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TE Connectivity Cable Single Conductor View

Aluminum is commonly used in transmission lines because it’s so much lighter than copper and not a terribly worse conductor.  The skin effect is more pronounced in better conductors and the skin depth is proportional to the square root of a conductor’s resistivity, so the skin depth is actually greater than it would be in copper carrying the same power.  The square root in the equation keeps aluminum from ever actually becoming a “better” conductor than copper, but this extended skin depth strengthens the case for using aluminum in transmission lines because the metal is so much lighter and cheaper. 

High Frequency Skin Effect

As frequency increases, the skin depth decreases faster than you may expect and causes problems even in board level designs.  At 100kHz (a common power converter switching frequency), the skin depth in copper is only 0.2mm.  If you are using a product like ON Semiconductor’s NCP1060 offline switcher to convert 220VAC, you are likely using 2oz or even 4oz copper on your PCB to manage all that power.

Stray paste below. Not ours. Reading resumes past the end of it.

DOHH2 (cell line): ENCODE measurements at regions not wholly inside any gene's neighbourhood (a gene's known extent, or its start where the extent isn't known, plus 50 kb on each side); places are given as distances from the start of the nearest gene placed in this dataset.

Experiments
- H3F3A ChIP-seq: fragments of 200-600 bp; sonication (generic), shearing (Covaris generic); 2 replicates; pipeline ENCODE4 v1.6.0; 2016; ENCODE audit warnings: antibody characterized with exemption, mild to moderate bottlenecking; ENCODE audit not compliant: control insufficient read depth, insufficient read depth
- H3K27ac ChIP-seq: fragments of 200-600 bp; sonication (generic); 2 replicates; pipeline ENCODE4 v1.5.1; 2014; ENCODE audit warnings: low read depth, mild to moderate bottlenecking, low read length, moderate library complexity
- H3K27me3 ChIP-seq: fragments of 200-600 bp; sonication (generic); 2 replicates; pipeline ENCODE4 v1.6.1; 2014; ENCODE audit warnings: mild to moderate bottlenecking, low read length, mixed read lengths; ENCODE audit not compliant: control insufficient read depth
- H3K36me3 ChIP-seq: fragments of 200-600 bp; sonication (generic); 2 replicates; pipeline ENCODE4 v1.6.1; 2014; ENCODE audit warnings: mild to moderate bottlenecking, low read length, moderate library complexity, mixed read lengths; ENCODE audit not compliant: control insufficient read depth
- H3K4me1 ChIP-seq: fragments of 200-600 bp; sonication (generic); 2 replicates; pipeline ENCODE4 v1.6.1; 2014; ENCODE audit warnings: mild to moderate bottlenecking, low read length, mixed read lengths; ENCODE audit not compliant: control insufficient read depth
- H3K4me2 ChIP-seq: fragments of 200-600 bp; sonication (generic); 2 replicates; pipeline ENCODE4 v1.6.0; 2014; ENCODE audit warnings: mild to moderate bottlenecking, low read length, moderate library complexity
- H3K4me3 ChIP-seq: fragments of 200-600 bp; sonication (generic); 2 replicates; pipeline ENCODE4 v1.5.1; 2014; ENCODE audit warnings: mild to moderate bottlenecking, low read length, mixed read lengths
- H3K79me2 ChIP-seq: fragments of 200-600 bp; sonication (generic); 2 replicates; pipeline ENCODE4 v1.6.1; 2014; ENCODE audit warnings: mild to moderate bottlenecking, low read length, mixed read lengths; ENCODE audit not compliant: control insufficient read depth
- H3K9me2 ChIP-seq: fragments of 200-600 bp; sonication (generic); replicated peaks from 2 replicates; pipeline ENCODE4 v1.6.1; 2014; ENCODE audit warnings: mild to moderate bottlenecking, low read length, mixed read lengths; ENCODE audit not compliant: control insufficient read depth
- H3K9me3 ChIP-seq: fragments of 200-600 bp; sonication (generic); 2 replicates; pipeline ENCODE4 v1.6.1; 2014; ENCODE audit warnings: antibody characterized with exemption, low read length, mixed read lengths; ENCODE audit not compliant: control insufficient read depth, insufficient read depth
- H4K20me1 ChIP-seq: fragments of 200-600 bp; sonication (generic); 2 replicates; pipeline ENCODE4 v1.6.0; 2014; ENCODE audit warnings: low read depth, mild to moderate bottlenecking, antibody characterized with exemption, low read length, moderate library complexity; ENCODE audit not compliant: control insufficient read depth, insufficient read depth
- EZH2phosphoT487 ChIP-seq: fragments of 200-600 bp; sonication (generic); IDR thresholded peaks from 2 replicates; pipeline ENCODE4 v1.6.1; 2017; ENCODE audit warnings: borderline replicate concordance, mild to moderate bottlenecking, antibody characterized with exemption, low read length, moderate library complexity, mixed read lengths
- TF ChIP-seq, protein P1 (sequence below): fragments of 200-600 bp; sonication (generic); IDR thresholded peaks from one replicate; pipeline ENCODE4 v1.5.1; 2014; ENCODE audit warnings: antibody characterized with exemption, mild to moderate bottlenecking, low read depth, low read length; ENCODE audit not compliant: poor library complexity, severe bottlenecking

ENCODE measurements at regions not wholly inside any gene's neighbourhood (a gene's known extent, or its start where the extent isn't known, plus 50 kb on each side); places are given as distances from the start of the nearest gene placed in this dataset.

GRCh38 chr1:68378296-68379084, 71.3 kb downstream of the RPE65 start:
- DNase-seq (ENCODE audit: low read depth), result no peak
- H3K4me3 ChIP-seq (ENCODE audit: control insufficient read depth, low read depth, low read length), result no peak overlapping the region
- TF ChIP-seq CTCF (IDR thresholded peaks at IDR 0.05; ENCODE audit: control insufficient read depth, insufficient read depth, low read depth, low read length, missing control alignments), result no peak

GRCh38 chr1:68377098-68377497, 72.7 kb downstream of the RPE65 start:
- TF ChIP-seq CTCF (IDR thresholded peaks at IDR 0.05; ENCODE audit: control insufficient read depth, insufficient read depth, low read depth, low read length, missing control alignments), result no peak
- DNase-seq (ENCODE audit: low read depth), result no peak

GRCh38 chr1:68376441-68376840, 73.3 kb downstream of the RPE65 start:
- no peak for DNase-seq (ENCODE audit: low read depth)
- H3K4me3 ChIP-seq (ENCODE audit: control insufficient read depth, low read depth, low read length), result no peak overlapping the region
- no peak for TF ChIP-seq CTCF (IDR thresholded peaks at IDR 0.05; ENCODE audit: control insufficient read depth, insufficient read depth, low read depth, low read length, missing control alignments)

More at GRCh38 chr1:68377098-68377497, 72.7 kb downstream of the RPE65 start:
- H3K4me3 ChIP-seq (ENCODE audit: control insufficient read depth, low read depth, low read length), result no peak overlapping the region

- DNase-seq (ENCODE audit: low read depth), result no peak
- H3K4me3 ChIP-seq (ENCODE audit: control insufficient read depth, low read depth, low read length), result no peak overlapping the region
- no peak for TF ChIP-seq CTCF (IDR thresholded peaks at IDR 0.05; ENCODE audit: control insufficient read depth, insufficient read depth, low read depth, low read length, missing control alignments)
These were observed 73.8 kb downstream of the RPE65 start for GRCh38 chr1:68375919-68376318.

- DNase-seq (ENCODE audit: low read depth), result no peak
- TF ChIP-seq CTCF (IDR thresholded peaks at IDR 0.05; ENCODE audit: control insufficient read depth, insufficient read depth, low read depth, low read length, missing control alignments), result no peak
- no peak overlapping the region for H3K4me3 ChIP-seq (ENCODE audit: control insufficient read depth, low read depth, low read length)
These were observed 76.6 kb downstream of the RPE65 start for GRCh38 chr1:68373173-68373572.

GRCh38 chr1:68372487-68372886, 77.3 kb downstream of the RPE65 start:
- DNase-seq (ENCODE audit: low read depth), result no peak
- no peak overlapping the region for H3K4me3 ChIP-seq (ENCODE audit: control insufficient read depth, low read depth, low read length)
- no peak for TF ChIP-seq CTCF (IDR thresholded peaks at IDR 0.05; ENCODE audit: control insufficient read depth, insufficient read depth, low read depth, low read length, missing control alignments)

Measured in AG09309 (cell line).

The high frequency portion of the board may fail to take advantage of that extra copper due to the skin effect, and your system may behave in unexpected ways because of that increase in resistance.  This effect (among other reasons) is why board designers aim to keep the high frequency paths as short and direct as possible in switched designs. 

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onsemi AC to DC Switching Converters View

Luckily, there are a few ways to combat this effect at every scale.  The skin depth applies to each individual conductor.  If you use several thin conductors instead of one larger conductor, the skin effect does not affect any of the thin conductors and your equivalent resistance can be much lower. 

This is why stranded wire is so common in AC applications, even for relatively low frequency applications like power lines.  Strands of wire can also be placed around a sturdy, lighter core like steel or even carbon fiber for increased stability across long distances in high power applications.  Wider traces on a PCB allow more surface area and keep the trace resistances low. 

These simple design considerations can negate the skin effect in most power designs, but RF designs that operate at hundreds of megahertz or even gigahertz require careful planning and the expertise of experienced engineers to function properly.  Fiber optic cables that use a non-metal medium to transmit data are typically necessary, because the skin depth of standard conductors would be oppressively shallow.